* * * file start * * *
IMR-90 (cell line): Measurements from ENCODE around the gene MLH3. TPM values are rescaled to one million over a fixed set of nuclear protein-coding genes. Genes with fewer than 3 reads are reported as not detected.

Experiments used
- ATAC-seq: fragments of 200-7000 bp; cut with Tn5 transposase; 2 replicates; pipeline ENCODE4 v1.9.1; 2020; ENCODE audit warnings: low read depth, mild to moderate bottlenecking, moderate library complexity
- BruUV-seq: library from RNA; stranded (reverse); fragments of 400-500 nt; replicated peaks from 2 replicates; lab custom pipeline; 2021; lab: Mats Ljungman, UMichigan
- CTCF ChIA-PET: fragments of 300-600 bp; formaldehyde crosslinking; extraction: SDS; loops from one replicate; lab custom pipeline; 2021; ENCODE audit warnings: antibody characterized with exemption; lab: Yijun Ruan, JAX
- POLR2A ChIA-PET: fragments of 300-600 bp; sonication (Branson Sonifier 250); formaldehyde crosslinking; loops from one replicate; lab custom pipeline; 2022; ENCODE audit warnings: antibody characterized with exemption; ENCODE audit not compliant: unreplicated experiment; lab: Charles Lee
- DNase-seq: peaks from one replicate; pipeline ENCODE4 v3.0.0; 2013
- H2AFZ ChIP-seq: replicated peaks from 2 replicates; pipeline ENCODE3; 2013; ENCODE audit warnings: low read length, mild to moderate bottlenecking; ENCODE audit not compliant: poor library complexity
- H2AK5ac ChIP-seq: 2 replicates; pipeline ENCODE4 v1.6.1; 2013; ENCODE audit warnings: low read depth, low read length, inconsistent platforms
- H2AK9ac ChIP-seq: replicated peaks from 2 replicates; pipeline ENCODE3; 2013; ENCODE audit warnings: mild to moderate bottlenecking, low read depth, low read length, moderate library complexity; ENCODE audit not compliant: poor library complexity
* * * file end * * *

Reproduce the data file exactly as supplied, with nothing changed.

IMR-90 (cell line): Measurements from ENCODE around the gene MLH3. TPM values are rescaled to one million over a fixed set of nuclear protein-coding genes. Genes with fewer than 3 reads are reported as not detected.

Experiments used
- ATAC-seq: fragments of 200-7000 bp; cut with Tn5 transposase; 2 replicates; pipeline ENCODE4 v1.9.1; 2020; ENCODE audit warnings: low read depth, mild to moderate bottlenecking, moderate library complexity
- BruUV-seq: library from RNA; stranded (reverse); fragments of 400-500 nt; replicated peaks from 2 replicates; lab custom pipeline; 2021; lab: Mats Ljungman, UMichigan
- CTCF ChIA-PET: fragments of 300-600 bp; formaldehyde crosslinking; extraction: SDS; loops from one replicate; lab custom pipeline; 2021; ENCODE audit warnings: antibody characterized with exemption; lab: Yijun Ruan, JAX
- POLR2A ChIA-PET: fragments of 300-600 bp; sonication (Branson Sonifier 250); formaldehyde crosslinking; loops from one replicate; lab custom pipeline; 2022; ENCODE audit warnings: antibody characterized with exemption; ENCODE audit not compliant: unreplicated experiment; lab: Charles Lee
- DNase-seq: peaks from one replicate; pipeline ENCODE4 v3.0.0; 2013
- H2AFZ ChIP-seq: replicated peaks from 2 replicates; pipeline ENCODE3; 2013; ENCODE audit warnings: low read length, mild to moderate bottlenecking; ENCODE audit not compliant: poor library complexity
- H2AK5ac ChIP-seq: 2 replicates; pipeline ENCODE4 v1.6.1; 2013; ENCODE audit warnings: low read depth, low read length, inconsistent platforms
- H2AK9ac ChIP-seq: replicated peaks from 2 replicates; pipeline ENCODE3; 2013; ENCODE audit warnings: mild to moderate bottlenecking, low read depth, low read length, moderate library complexity; ENCODE audit not compliant: poor library complexity